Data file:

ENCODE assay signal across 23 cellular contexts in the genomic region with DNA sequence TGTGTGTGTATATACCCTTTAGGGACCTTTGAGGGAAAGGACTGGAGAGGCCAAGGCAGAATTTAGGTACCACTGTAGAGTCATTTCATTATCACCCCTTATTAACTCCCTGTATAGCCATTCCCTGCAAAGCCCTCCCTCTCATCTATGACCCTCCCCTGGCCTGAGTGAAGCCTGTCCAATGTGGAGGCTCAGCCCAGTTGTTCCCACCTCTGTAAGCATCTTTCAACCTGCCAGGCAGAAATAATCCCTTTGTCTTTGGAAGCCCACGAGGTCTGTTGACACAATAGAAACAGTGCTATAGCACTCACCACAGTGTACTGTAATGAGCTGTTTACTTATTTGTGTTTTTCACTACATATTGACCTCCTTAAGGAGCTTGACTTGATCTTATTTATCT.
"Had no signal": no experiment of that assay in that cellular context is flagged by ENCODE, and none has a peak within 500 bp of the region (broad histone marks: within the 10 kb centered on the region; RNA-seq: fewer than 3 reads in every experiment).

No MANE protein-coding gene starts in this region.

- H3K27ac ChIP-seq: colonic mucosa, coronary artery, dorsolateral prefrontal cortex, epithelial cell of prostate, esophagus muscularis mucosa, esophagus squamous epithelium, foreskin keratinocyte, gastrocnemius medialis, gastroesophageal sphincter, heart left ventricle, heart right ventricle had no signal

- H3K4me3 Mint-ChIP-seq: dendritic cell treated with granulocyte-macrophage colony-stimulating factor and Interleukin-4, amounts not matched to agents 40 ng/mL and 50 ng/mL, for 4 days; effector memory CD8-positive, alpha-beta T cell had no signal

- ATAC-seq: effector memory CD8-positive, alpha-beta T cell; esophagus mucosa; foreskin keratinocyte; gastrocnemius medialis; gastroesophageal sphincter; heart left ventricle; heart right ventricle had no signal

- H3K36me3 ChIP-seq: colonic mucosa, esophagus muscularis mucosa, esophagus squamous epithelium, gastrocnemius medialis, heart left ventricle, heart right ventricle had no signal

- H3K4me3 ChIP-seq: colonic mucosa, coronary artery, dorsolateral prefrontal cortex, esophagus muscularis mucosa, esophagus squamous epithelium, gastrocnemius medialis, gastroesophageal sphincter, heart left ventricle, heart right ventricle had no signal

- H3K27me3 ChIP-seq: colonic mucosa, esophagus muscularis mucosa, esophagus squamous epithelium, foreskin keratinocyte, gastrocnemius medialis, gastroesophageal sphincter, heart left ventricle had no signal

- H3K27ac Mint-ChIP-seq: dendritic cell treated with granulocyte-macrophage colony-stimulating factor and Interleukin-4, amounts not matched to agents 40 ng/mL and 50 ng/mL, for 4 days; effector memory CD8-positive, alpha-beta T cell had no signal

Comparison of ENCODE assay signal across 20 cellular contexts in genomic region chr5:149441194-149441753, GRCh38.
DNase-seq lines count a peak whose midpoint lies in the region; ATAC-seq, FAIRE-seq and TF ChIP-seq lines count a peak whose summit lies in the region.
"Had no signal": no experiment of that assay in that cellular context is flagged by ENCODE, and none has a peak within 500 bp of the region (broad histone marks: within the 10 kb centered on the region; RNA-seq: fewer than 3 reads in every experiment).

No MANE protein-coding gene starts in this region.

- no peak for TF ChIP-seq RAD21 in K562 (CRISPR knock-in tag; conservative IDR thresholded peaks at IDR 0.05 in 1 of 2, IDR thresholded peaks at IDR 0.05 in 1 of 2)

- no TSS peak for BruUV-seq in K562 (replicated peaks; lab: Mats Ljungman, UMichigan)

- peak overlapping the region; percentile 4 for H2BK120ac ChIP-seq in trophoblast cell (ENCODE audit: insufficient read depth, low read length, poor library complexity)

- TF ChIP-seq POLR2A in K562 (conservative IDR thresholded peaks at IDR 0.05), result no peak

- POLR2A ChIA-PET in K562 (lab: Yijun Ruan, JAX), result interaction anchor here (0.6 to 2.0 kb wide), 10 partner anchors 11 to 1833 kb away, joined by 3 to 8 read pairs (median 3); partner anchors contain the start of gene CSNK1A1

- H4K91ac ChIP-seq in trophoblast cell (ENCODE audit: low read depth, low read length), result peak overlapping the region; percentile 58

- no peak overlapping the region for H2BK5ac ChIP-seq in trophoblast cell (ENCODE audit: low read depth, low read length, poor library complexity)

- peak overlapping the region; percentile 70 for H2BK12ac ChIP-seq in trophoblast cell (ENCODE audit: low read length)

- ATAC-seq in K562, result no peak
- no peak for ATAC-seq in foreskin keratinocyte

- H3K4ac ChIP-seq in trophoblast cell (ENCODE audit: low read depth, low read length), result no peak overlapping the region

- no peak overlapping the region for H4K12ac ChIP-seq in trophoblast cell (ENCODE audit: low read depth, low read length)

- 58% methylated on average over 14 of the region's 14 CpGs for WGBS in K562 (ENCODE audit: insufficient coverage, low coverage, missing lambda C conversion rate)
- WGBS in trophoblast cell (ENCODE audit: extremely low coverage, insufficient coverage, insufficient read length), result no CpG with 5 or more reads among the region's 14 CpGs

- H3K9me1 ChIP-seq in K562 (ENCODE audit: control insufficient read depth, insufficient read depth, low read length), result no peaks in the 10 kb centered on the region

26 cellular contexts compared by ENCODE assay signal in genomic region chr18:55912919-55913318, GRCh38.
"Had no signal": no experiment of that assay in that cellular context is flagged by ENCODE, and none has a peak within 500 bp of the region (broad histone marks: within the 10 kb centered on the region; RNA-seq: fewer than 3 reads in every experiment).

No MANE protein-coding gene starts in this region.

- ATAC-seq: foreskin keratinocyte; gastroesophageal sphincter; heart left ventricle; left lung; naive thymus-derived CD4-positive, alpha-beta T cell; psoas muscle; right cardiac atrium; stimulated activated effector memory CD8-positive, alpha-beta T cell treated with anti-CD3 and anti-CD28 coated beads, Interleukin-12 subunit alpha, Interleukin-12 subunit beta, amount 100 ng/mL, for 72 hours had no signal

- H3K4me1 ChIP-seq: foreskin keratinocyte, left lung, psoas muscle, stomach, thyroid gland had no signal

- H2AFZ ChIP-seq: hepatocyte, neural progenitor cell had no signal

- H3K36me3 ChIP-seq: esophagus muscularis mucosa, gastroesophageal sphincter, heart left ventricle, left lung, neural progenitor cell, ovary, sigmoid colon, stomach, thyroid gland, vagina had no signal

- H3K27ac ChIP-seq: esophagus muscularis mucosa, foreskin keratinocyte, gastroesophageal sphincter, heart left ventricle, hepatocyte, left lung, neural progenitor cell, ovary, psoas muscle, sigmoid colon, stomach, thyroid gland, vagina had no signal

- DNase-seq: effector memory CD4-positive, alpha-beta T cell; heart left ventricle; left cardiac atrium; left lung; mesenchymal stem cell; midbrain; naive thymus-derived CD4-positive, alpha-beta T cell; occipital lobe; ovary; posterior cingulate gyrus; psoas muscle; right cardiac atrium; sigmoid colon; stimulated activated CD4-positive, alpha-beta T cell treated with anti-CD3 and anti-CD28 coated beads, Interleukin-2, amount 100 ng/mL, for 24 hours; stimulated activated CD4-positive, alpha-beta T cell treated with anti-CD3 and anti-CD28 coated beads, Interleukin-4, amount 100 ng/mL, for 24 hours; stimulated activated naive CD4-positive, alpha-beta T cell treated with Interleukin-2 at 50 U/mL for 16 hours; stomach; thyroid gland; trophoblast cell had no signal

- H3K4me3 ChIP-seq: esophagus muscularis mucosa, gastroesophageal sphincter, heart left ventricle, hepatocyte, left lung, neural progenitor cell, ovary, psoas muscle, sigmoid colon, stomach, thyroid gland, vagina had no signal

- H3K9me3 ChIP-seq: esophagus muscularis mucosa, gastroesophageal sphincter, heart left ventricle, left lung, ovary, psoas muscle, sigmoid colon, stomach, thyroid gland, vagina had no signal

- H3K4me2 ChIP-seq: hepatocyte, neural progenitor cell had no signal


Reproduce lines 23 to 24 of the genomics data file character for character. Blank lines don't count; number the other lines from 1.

- ATAC-seq in K562, result no peak
- no peak for ATAC-seq in foreskin keratinocyte